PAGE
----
Just my 2 cents.

Dave

-- Dave, Vancouver, WA

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CWWoodworking

1092 posts in 1063 days


#8 posted 09-20-2020 01:27 AM

What about plywood with wood edging? With your limited tools, might be an easy way to make a nice storage unit.

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Rich

5987 posts in 1473 days


#9 posted 09-20-2020 01:37 AM


What about plywood with wood edging? With your limited tools, might be an easy way to make a nice storage unit.

- CWWoodworking

+1. Also, if you want blue with the grain showing, use dye, not stain. Be sure to do test boards before you do any finishing on the final project, and read up on blotch control.

-- Half of what we read or hear about finishing is right. We just don’t know which half! — Bob Flexner

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Aj2

3415 posts in 2682 days


#10 posted 09-20-2020 01:54 AM

I also vote for plywood or poplar. Or a combination of both

-- Aj

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gdaveg

54 posts in 86 days


#11 posted 09-20-2020 02:18 AM



What about plywood with wood edging? With your limited tools, might be an easy way to make a nice storage unit.

- CWWoodworking


CW
Great idea. Less money too.

Dave

-- Dave, Vancouver, WA

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DaveMills

48 posts in 283 days


#12 posted 09-20-2020 02:28 AM

Regarding wood generally… my local Home Depot is about twice as expensive as my local hardwood supply places. Frankly unless I was looking for cheap grades of Douglas Fir, that the wood places don’t carry, I can’t think of any reason to be buying wood at HD. So much nicer to shop at a local hardwood place and be able to ogle all the beautiful woods, too.

Just mentioning it because I know my default assumption was that HD would be cheaper, and you may be thinking that as well…

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SMP

2668 posts in 789 days


#13 posted 09-20-2020 03:39 AM

If you do go the plywood route at a home center, stay FAR away from the less expensive “sanded plywood” and look for actual hardwood plywood like maple. It will be $10 or $20 more per sheet. But that cheap stuff is super soft and takes stain like it has anti blotch control built in.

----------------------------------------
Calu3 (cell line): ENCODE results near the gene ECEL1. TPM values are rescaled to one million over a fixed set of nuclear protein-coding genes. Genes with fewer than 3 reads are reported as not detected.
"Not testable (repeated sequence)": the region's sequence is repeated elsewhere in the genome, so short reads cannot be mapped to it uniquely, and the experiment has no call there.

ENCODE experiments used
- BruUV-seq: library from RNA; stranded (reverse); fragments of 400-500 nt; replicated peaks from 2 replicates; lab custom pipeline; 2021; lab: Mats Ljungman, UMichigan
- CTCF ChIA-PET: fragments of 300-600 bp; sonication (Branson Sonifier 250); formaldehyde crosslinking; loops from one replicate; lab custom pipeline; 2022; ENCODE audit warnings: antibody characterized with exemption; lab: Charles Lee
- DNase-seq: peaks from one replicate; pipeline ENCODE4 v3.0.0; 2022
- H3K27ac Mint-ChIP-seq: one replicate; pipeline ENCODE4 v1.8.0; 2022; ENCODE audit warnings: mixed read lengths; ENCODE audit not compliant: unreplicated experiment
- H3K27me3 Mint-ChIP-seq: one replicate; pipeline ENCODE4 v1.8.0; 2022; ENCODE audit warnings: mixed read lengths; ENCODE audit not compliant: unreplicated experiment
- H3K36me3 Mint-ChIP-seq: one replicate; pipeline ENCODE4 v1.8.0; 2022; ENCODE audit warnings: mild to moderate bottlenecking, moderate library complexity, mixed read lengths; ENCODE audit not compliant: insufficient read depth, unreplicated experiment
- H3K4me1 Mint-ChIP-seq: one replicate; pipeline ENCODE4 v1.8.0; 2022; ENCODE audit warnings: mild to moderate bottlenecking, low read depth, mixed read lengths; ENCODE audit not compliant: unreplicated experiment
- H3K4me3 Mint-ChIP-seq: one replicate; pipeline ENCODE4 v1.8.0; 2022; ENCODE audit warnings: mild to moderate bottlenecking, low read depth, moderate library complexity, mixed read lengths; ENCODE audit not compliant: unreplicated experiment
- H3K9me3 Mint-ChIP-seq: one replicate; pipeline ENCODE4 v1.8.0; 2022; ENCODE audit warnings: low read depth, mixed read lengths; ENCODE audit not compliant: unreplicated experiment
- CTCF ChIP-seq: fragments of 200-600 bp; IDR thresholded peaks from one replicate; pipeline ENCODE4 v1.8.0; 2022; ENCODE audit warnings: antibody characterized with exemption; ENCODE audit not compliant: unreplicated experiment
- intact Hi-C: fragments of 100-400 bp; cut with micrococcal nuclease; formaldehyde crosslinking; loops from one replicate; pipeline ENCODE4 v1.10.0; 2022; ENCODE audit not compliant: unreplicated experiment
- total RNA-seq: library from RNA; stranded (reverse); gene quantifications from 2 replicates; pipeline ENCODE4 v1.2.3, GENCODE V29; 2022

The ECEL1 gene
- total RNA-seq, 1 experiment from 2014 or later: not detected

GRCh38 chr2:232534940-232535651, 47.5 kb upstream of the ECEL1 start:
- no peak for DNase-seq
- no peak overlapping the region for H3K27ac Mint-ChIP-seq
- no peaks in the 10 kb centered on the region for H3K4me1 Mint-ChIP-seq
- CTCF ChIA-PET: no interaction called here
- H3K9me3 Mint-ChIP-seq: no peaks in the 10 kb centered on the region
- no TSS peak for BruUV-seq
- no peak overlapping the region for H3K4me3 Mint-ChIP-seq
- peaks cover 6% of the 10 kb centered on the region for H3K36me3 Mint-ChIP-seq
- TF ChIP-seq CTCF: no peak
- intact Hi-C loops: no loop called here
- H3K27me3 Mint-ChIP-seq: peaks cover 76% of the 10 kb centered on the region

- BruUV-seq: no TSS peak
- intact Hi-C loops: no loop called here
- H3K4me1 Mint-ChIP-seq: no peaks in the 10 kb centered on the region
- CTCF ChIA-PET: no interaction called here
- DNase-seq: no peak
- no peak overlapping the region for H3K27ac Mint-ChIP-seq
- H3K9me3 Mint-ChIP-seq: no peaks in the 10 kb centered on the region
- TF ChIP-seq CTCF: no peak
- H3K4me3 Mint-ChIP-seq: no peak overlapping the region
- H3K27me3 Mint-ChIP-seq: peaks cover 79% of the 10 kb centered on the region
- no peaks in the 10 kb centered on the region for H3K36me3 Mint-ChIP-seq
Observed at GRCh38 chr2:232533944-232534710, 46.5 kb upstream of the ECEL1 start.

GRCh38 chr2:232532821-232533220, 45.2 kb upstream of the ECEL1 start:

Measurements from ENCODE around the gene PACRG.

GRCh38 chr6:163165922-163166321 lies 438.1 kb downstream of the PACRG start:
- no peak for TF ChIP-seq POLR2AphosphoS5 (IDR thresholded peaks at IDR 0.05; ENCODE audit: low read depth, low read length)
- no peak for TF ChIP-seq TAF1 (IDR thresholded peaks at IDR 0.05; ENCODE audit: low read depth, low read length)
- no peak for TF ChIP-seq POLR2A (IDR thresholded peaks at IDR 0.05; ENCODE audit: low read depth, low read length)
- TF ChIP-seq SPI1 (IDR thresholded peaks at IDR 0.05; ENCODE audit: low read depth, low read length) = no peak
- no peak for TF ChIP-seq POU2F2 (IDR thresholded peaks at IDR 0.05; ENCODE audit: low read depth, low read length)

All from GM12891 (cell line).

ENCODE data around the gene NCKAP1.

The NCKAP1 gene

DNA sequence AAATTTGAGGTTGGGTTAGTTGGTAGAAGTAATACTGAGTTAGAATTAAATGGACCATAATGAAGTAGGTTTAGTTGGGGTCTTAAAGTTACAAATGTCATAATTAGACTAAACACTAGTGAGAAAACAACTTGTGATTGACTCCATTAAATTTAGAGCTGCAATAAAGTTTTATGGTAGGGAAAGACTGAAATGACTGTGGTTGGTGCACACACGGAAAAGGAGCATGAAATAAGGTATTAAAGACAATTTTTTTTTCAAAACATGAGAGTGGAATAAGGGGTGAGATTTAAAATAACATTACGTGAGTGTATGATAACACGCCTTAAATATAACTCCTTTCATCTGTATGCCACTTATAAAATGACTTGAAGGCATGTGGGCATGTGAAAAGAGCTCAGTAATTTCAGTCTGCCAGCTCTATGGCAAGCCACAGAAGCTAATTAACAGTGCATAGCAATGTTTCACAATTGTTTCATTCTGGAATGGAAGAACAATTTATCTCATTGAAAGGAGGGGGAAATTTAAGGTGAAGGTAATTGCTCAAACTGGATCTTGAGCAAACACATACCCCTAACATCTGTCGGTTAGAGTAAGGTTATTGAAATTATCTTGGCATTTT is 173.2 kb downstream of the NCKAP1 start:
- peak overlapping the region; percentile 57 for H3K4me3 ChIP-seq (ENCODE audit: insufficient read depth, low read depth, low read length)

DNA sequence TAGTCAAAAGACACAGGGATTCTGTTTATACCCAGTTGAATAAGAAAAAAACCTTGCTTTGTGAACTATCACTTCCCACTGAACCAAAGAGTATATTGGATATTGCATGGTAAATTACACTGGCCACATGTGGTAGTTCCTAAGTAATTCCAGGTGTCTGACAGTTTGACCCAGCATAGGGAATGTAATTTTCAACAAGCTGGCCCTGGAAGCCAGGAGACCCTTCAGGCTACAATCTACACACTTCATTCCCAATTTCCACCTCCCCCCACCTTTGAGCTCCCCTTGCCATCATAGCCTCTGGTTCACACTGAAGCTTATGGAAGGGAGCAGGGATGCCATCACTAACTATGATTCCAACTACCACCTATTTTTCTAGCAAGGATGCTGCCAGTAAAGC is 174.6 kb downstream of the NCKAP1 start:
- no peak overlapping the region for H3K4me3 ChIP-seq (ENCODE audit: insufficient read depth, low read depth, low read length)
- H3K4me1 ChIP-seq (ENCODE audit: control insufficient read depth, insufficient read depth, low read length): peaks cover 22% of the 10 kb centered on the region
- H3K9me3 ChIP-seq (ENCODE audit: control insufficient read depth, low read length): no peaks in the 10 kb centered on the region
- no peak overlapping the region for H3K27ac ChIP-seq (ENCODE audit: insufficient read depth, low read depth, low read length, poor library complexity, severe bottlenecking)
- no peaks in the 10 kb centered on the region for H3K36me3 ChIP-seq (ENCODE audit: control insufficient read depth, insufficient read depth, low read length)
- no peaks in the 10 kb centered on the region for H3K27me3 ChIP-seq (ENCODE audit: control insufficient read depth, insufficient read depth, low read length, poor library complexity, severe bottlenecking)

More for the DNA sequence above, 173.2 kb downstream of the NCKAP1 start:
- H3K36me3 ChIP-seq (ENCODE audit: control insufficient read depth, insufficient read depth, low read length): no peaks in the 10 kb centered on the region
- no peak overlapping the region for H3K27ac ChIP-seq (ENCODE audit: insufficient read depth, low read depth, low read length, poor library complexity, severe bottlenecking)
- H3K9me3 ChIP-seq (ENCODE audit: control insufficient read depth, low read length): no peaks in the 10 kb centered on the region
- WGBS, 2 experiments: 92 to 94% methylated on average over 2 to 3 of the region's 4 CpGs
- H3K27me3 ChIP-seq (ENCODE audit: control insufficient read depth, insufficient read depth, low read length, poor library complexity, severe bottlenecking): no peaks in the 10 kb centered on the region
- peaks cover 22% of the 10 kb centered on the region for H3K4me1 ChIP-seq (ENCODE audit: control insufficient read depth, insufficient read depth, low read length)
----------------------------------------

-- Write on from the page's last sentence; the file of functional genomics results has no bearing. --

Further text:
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therealSteveN

6461 posts in 1458 days


#14 posted 09-20-2020 03:44 AM

Fact is wood can be expensive. If you start using expensive wood, making mistakes hurt more.


What type of wood would you all recommend for a 1st step into focused woodworking? By that I mean, really sitting down, planning things out, and being meticulous about all of the steps, instead of just watching a DIY on youtube.

If you are new to joinery, if you can make Framing lumber work, IE: flat, cut to fit, finish, use in a mock up, then you can probably get most woods to work for you when you decide it’s time to move away from planning, and get to doing.

It is going to be a piece to hang on the wall that holds our cycling shoes and yoga mat. Probably 3 feet wide, 2-3 feet tall. My plan is to stain it a custom blue color, but still have some grain showing.

I would suggest dye for the Blue

Common board is super cheap, but often isn t straight. I do NOT have a table saw to square everything up. I have a mitresaw, a circular saw and a straight edge.

No, it’s not straight, but as I said before if you can make it straight then pretty much any wood is going to work for you, and trying it out as a “pine” project costs much less then a Walnut piece if you make any mistakes.

Also, would you suggest a lumber yard, or like Home Depot? And is it reasonable to ask either place to run the pieces through their equipment to make sure it is square since I do not have the capacity for that?

BORG’s aren’t equipped for more than cutting to length, and ripping, they don’t have jointers, and planers to prep stock, so that leaves you at a cabinet shop, or some hardwood dealers, but yes some places offer this service, you will have to check around locally. Know they will charge for this service, and some places also insist you buy the wood from them, and you may find that buy price is inflated.

The quickest way to a clean path to where to go, is put in a general location of where you are. If you live in California, it makes no sense for me to list places near me (SW Ohio) because freight will kill the deal.

Thank you all!

ps – I really want a table saw.

- Croikee


-- Think safe, be safe

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Madmark2

1717 posts in 1472 days


#15 posted 09-20-2020 03:46 AM

Sanded plywood at the big box is definitely paint grade.

-- The hump with the stump and the pump!